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Drugs & Health Blog

How Many Teens Use E-cigarettes?

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The NIDA Blog Team

Ever wonder how many teens use e-cigarettes? Or whether smoking e-cigs means you’re more likely to start using tobacco products like cigarettes, cigars, or hookahs? Check out the infographics below for the answers, plus more facts on teens and e-cigs.

Teens are more likely to use e-cigarettes than cigarettes

  • Teens’ use of cigarettes in the past month:
    • 3.6 percent among 8th graders
    • 6.3 percent among 10th graders
    • 11.4 percent among 12th graders
  • Use of e-cigarettes in the past month:
    • 9.5 percent among 8th graders
    • 14.0 percent among 10th graders
    • 16.2 percent among 12 graders
  • Twice as many boys use e-cigs as girls

Teen e-cig users are more likely to start smoking than non-users

  • Smoking includes combustible tobacco products (cigarettes, cigars, and hookahs)
  • 30.7 percent of e-cig users started smoking within 6 months; 8.1 percent of non-users started smoking within that time

What do teens say is in their e-cig?

  • 66.0 percent say just flavoring
  • 13.7 percent say they don’t know
  • 13.2 percent say nicotine
  • 5.8 percent say marijuana
  • 1.3 percent say it’s something else (other)

Okay, so what’s really in an e-cig? Manufacturers don’t have to report e-cig ingredients, so users often don’t know what’s in them. Not cool, right? (Note: The government might soon start requiring labels with ingredients.)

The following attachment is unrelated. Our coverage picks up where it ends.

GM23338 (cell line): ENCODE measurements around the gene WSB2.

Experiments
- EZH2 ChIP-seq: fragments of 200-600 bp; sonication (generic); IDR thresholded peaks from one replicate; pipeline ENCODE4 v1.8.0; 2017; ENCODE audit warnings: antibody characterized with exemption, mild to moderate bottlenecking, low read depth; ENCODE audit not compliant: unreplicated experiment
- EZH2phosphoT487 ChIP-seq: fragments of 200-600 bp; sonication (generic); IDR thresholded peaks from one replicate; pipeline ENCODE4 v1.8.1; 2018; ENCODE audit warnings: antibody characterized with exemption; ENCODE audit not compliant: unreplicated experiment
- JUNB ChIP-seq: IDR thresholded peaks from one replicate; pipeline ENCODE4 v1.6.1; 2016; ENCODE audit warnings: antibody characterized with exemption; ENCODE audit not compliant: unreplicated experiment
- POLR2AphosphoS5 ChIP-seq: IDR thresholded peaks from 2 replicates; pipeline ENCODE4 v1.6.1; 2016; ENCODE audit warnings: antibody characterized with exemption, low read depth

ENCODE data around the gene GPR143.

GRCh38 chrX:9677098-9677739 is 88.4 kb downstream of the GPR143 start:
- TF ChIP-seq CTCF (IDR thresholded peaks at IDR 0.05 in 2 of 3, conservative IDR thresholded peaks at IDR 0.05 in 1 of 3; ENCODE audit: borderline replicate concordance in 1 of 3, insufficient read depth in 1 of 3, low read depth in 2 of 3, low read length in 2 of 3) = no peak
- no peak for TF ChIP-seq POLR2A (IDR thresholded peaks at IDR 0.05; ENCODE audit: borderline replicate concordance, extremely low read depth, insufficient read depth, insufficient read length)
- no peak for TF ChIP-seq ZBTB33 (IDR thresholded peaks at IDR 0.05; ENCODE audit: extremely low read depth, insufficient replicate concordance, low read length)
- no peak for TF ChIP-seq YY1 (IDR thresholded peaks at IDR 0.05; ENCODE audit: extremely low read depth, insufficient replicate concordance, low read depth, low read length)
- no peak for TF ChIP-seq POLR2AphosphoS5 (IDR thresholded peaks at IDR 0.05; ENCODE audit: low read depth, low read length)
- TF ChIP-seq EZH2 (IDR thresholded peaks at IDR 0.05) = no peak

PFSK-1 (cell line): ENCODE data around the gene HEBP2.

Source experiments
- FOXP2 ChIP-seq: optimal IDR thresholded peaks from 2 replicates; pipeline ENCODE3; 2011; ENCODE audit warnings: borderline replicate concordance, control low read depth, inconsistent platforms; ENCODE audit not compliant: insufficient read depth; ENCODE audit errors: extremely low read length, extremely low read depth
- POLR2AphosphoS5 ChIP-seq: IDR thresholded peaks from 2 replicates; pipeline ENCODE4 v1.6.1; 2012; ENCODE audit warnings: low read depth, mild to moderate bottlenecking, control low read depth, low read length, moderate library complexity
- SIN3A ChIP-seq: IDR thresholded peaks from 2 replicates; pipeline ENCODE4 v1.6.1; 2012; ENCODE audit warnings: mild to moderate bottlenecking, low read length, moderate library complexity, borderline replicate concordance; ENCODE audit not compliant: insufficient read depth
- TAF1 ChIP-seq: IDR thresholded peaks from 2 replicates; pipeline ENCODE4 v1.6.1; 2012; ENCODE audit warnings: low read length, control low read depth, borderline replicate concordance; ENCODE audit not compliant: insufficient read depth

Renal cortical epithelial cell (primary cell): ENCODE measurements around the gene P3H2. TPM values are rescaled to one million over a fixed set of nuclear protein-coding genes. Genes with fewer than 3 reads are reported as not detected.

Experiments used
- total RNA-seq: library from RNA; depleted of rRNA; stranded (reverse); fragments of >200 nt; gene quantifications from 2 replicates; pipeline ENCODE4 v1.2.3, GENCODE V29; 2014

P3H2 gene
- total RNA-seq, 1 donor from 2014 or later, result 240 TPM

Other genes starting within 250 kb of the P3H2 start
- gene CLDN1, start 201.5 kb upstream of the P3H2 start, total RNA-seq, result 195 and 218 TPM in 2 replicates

Teen exposure to e-cig advertising

  • 7 in 10 teens are exposed to e-cig ads
  • Among middle school students:
    • 52.8 percent are exposed to retail ads about e-cigs (a retail ad promotes products or services available from a local company or store)
    • 35.8 percent are exposed to internet ads
    • 34.1 percent to TV/movie ads
    • 25 percent to newspaper and magazine ads
  • Among high school students:
    • 56.3 percent are exposed to retail ads
    • 42.9 percent to internet ads
    • 38.4 percent to TV/movie ads
    • 34.6 percent to newspaper and magazine ads

E-cigarettes can be addictive. Plus, smoking e-cigs is linked with an increased chance you’ll start smoking cigarettes, cigars, and/or hookahs.

So think carefully about what you might be getting into—especially if it’s just because the e-cig flavoring tastes good. You might be inhaling more than you bargained for. 

Update: For the latest on teens' use of e-cigarettes, check out this blog post.

Comments posted to the Drugs & Health Blog are from the general public and may contain inaccurate information. They do not represent the views of NIDA or any other federal government entity.


E-cigarettes are yet another way an industry can get the young addicted so they can make $$$$$. Teens are still developing. Instead of fresh air, constructive ways to cope and using money for constructive activities, the drug / tobacco industries want habits to form early in life.
Surely the e-cigarette ingredients should be advertised?
I wholeheartedly agree. I think the FDA is pushing for them to be listed.
e cigs is just new ways to get people addicted then there going to try a cig and like it h
that is sure because of the teens that try e cigs mostly like want to try a real cig that could be a big pobmles for ever one